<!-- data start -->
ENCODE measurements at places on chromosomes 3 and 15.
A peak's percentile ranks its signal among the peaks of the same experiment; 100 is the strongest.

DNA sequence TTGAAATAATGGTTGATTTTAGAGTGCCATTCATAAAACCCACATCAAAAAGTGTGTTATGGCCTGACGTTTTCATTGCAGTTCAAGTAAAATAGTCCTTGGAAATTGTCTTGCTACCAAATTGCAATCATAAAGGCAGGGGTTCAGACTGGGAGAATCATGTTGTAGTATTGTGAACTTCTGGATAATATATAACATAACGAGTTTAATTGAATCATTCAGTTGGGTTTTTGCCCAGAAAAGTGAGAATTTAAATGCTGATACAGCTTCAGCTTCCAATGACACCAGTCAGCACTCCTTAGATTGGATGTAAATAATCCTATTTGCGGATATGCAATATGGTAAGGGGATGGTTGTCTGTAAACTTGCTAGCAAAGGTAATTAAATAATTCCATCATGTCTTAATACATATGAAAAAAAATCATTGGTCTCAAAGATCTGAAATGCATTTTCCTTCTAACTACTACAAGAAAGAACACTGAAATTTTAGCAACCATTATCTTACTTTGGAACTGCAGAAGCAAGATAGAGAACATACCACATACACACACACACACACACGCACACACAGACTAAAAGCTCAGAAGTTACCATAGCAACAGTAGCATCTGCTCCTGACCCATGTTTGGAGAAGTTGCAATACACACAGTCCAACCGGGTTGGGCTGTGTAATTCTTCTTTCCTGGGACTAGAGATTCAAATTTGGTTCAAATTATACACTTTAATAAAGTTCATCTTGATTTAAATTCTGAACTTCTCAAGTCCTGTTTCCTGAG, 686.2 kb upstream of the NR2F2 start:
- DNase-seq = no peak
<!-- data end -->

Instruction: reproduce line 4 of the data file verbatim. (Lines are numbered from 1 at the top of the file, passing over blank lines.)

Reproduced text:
- DNase-seq = no peak